Keeping Up Appearances (Season 5) DVD Review - www.impulsegamer.com -

Feature 9.0
Video 8.0
Audio 8.5
Special Features 7.5
Total 8.2
Distributor: Roadshow
Running Time:
374 minutes
Classification:
 PG
Reviewer:
Felix Staica

8.2


Keeping Up Appearances (Season 5)

“Bouquet residence—the lady of the house speaking!” Ah, the eternally repeated catchphrase of Hyacinth Bucket answering her “white slimline telephone”. Patricia Routledge dominates this ironic British comedy about the ultimate ‘aspirational voter’ who treasures the Queen, her Royal Doultan “with the hand-painted periwinkles” is irrepressibly funny in my opinion. The endless situations in which she, her husband, her family and her unfortunate neighbours and even the vicar find themselves are gems of comedy. 

Rather than describe such situations in even one episode, let alone the whole fifth (and final) season, I want to sketch for you what I find to appealing and endearing about Keeping up Appearance. Writer Roy Clarke and director Harold Snoad have created the suburban nightmare from the suburban dream. There are four florally named sisters: Hyacinth (Routledge) who has probably ingested well over half of all the etiquette books ever published (but only in English!); Daisy (Judy Cornwell) whose grey hair is always in pigtails and who is unkempt but endearing—she yearns for her slovenly husband Onslow’s (Geoffrey Hughes) sexual attention but he doesn’t want to be treated “as a sex object” and prefers to read a thick book on Condensed Matter Physical; Rose (Mary Millar) who thinks virtually any man (including the vicar) is “dishy” and wears skirts so short she’d put Nanny Fine to shame; finally there’s Violet, only an occasional character whose husband Bruce is a wealthy bookie and so has a Mercedes, a sauna and room for a pony.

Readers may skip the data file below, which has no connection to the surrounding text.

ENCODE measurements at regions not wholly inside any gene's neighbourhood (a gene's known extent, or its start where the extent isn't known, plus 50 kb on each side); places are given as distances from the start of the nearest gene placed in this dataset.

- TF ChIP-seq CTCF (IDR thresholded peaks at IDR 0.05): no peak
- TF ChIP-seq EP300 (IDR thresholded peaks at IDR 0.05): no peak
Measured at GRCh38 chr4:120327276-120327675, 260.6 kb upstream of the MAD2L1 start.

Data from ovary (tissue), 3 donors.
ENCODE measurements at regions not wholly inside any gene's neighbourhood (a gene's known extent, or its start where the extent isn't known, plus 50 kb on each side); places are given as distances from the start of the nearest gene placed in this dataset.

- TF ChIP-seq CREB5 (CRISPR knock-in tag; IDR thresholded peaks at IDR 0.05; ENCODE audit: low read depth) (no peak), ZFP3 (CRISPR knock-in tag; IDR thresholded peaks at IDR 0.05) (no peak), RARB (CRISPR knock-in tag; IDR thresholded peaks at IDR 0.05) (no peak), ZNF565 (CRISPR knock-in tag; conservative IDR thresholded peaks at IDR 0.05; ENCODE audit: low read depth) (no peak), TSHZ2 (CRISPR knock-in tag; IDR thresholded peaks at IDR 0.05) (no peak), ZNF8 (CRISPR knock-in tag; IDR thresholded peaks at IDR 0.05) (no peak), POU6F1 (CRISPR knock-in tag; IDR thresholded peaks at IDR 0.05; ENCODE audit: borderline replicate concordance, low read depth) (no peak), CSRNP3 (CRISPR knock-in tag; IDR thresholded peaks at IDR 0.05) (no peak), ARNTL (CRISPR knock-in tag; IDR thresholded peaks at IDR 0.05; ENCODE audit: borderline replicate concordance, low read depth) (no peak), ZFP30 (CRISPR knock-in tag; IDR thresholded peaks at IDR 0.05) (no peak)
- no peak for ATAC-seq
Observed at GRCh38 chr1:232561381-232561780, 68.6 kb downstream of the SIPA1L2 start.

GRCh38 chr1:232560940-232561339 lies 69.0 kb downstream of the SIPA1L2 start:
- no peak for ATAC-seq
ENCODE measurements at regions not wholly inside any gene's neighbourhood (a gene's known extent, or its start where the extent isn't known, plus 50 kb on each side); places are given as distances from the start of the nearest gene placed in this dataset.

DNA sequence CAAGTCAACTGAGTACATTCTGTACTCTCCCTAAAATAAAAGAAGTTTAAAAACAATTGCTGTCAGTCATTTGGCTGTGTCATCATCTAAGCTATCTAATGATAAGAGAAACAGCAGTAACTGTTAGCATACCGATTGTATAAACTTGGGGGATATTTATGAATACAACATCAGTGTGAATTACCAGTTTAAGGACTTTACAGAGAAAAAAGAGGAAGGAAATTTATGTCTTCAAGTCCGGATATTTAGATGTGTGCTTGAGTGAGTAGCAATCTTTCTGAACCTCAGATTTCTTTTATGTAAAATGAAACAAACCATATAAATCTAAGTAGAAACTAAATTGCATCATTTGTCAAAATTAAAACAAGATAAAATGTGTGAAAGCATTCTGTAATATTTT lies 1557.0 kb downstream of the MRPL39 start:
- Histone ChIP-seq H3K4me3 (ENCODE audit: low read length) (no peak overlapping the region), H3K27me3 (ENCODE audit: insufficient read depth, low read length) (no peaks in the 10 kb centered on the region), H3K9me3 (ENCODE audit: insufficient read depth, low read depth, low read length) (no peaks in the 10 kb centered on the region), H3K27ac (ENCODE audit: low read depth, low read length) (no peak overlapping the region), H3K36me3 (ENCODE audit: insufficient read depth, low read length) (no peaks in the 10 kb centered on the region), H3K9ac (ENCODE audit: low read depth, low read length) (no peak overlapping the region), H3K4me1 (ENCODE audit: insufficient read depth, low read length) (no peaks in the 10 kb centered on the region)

An off-screen character which almost rival’s Frasier’s Meris (but not quite) is Hyancinth’s beloved son Sheridan who lives with a male flatmate: they sew their own curtains. The deliciousness comes from her delirious ignorance of his flamboyant homosexuality. 

Like most good Britcoms, this show’s greatest strength is in the writing. The witty use of language and the crazy lampooning of manners by showing their extreme manifestation can only be enjoyable. I wouldn’t recommend the whole series for the uninitiated though. It takes some getting used to. But once you’re in the ‘Bucket zone’, you’ll find it hard to leave. 

The audio and video are quite good and there are even some extras, such as out-takes and a talkshow interview, plus a weird retrospective episode of some of the funnier scenes all put together using the device of Hyacinth’s diary. 

Felix Staica






 
 



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